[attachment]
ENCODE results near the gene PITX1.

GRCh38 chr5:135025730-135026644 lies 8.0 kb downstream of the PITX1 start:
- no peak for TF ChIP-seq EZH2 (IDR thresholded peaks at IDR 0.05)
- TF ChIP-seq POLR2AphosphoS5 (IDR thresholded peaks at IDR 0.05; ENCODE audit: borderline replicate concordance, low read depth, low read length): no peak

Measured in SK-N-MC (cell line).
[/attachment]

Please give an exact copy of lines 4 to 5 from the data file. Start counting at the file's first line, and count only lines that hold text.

- TF ChIP-seq POLR2AphosphoS5 (IDR thresholded peaks at IDR 0.05; ENCODE audit: borderline replicate concordance, low read depth, low read length): no peak

Measured in SK-N-MC (cell line).